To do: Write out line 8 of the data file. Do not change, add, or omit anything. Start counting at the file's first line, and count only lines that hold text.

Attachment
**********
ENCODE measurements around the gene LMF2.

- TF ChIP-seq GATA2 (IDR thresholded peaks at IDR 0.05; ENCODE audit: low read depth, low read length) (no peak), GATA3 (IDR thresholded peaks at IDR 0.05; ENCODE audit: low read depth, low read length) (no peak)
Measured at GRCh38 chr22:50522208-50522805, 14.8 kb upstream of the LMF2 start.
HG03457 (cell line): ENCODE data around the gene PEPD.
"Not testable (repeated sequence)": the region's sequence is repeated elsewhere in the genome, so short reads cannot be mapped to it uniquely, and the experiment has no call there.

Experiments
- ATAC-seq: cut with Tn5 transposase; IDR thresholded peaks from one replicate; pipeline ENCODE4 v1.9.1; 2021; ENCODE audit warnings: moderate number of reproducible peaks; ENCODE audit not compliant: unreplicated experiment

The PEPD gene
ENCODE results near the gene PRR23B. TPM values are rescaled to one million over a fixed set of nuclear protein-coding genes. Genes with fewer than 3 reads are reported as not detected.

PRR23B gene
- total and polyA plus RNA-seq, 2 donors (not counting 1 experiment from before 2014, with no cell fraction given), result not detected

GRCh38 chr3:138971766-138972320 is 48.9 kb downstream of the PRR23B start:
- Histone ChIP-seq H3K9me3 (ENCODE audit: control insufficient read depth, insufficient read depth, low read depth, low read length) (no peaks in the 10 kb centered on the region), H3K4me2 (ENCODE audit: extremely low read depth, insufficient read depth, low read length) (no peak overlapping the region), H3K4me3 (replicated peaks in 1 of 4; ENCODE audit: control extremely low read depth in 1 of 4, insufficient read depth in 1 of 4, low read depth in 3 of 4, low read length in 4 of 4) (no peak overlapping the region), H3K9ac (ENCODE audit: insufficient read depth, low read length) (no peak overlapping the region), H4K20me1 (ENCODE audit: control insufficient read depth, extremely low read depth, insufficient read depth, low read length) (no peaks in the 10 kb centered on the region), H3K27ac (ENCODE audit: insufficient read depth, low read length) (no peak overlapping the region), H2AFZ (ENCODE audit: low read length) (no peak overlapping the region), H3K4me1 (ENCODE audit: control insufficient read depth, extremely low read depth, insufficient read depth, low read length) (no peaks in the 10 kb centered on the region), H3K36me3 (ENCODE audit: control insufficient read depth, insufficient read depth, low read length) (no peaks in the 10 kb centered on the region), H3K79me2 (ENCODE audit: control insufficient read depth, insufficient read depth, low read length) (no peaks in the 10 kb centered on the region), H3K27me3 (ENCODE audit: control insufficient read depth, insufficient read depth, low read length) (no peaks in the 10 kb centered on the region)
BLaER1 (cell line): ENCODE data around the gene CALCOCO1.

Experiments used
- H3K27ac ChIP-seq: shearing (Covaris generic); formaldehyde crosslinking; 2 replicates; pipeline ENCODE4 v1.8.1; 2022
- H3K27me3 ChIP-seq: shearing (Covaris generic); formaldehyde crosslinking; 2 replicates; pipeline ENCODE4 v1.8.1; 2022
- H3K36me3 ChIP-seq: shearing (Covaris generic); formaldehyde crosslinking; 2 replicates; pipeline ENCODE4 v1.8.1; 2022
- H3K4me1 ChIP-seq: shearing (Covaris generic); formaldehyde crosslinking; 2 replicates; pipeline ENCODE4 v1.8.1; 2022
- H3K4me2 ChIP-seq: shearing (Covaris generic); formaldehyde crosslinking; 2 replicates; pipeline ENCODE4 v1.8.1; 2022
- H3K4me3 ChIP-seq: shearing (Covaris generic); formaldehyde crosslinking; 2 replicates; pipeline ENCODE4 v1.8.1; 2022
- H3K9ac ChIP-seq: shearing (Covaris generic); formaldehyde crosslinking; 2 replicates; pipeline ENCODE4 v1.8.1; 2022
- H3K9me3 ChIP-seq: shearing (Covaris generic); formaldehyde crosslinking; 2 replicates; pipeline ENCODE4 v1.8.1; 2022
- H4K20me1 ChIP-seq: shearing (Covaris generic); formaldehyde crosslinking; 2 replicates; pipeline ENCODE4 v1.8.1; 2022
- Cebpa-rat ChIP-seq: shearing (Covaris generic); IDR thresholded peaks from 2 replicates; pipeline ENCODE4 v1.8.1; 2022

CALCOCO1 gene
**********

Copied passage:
The PEPD gene